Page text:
Let A_{i} ∈ B(H), (i = 1, 2, ..., n), and
Let B(H) be the C^{*}– algebra of all bounded linear operators on a complex Hilbert space H with inner product 〈.,.〉. The numerical range of T ∈ B(H); denoted by W(T), is the subset of complex numbers given by
The numerical radius of T, denoted by w(T), is given by
It is well-known that w(.) defines a norm on B(H), which is equivalent to the usual operator norm
Several numerical radius inequalities that provide alternative lower and upper bounds for w(.) have received much attention from many authors. We refer the readers to [1, 2] for the history and significance, and [3–7] for recent developments this area. Kittaneh [5] proved that for T ∈ B(H).
So it is clear that if T^{2} = 0; then
Also it is known that w(.) is weakly unitarily invariant, that is
A fundamental inequality for the numerical radius is the power inequality, which says that for T ∈ B(H), we have
Although some open problems related to the numerical radius inequalities for bound linear operators still remain open, the investigation to establish numerical radius inequalities for several bound linear operators has been started. For example, if T_{1}, T_{2} ∈ B(H), it is known [1] that
Moreover, in the case that T_{1}, T_{2} = T_{2}T_{1},
However, the sharp inequality
If T_{1}, T_{2} ∈ B(H), and T_{1} is positive operator, Kittaneh in [9] showed that
Recently, the authors of [10] applied a different approach to obtain a new numerical radius inequality for commutators of Hilbert space operators. They showed that for T_{1}, T_{2}, T_{3}, T_{4} ∈ B(H),
The following numerical radius inequality for certain 2 × 2 operator matrices is obtained in [11],
The purpose of this work is to present new numerical radius inequalities for n × n operator matrices. Also we deduce (3) and (4) as special cases. At the end of this paper, we give some new bounds for the zeros of any monic polynomial with complex coefficients.
The aim of this section is to establish new numerical radius inequalities for matrices of operators and to generalize some known inequalities. In order to do this, we need the following well-known lemma.
([3]). LetX_{1}, X_{2}, ..., X_{n} ∈ B(H). Then
Let us use this lemma to generalize the inequality (4).
Let A_{i} ∈ B(H), i = 1, 2,..., n and
Then if n is even,
Let
Then if n is an even number we have
On the other hand, if n is an odd number, then following the same manner used above we achieve that
Applying Theorem 2.2 with n = 2, A_{1} = X, A_{2} = Y we reach the inequality (4). Let us use (2) to prove the following theorem.
Let A_{i} ∈ B(H), (i = 1, 2, ..., n) where n ≥ 3 and 1, α, α^{2},..., α^{n − 1}are the roots of unity and
Let
Then it is easy to show that U_{1}, U_{2} and U_{3} are unitary operators so by (2) we have
As a direct consequence of Theorem 2.3 we obtain the following corollary
LetX_{1}, X_{2}, X_{3} ∈ B(H) and 1; α, α^{2}be the roots of x^{3} = 1. Then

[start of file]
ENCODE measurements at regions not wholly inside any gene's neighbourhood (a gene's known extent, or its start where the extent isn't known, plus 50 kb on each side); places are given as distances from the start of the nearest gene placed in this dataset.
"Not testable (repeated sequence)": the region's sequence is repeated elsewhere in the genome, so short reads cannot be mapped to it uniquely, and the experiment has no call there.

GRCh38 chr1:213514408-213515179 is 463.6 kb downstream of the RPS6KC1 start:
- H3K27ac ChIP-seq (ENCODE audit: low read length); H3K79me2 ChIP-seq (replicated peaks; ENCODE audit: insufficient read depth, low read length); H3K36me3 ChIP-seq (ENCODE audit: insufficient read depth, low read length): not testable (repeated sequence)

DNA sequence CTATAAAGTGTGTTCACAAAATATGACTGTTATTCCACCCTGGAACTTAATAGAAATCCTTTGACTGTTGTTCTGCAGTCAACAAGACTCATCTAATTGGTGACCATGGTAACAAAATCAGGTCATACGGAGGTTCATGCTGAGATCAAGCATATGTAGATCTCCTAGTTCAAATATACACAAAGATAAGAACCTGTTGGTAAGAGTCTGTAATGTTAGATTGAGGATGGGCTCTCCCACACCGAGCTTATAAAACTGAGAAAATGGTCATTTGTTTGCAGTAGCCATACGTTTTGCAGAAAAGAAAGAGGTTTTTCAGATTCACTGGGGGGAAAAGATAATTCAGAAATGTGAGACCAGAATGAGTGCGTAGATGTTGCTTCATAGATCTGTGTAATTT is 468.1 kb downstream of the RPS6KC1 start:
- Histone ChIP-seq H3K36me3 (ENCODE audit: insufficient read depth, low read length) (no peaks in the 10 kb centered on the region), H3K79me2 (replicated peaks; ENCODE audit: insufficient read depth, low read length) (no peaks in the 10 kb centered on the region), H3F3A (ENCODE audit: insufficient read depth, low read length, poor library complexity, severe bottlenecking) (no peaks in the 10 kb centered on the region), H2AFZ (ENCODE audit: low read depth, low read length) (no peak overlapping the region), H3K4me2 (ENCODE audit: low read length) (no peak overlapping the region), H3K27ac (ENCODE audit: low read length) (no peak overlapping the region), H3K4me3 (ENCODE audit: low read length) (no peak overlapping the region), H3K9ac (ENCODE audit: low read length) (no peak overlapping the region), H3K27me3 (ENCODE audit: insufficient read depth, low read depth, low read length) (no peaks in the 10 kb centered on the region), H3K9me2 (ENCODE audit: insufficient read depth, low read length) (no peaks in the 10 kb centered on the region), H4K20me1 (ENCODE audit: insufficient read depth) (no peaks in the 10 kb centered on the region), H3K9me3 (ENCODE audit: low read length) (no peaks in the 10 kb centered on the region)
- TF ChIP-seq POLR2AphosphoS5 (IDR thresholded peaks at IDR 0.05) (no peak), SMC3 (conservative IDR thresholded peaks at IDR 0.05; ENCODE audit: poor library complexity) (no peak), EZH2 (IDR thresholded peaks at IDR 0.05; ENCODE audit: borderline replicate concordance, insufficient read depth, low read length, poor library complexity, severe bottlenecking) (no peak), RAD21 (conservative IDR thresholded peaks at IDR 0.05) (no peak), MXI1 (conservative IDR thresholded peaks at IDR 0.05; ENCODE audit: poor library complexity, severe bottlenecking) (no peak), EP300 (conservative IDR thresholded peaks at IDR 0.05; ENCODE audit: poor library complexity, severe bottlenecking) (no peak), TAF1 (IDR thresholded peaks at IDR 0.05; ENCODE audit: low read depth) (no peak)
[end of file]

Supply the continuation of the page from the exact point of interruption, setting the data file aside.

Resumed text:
For
Another relation for the numerical radius of the operator
LetX_{i} ∈ B(H), (i = 1, 2, ..., n) where n ≥ 3,
An application of Theorem 2.5 yields
LetX_{1}, X_{2}, X_{3} ∈ B(H). Then
Using a straightforward technique we derive the following lemma.
LetA_{i}, X_{i} ∈ B(H), i = 1, 2, ..., n. Then
Assume that x ∈ H is a unit vector. Then
We attain our theorem by taking the supremum over all unit vectors x ∈ H.
Our next result can be stated as follows.
Let A_{i}, B_{i}, X_{i}, Y_{i} ∈ B(H), i = 1, 2, ..., n. Then
where
Assume that
Applying Lemma 2.1 and Lemma 2.7 we get
Now, if we replace A_{i} and B_{i} by t A_{i} and
Also, since
Finally, replace Y_{i} by −Y_{i} to get
As an application of Theorem 2.8, we obtain the following result.
IfT_{i} ∈ B(H), i = 1, 2,..., n, then
LetX_{i} = Y_{i} = T_{i} and A_{i} = B_{i} = I. □
Based on the inequality (1) and Lemma 2.1, an upper bound for the numerical radius of the general n × n operator matrix can be derived.
LetA_{ij} ∈ B(H) where 1 ≤ i, j ≤ n. Then
For 1 ≤ x, y ≤ n where x ≠ y. Define the operator matrix T_{xy} = [t_{ij}] where
Then
An application of Theorem 2.10 and Corollary 2.9 yields
LetA, B, C, D = ∈ B(H). Then
Let p(z) = z^{n} + a_{n}z^{n-1} + ... + a_{2}z + a_{1} be a monic polynomial of degree n ≥ 3 with complex coefficients a_{1}, a_{2}, ..., a_{n}. Then the Frobenius companion matrix of p is the matrix
It is well-known that the zero of p are exactly the eigenvalues of C(p) (see, e.g., [13, 14]). Since the spectral radius of a matrix is dominated by its numerical radius, it follows that if z is any zero of p, then
by the inequality (5) and Theorem 2.10 we can derive a new bound for the zeros of p.
If z is any zero ofp(z), then
Partition C(p) as
where
Then we have
It should be mentioned here that other bounds for the zeros of p(z) can be obtained by considering different partitions of C(p). Related bounds for the zeros of p that are based on the inequality (5) and various estimates of w(C(p)) can be found in [13, 14], and references therein.
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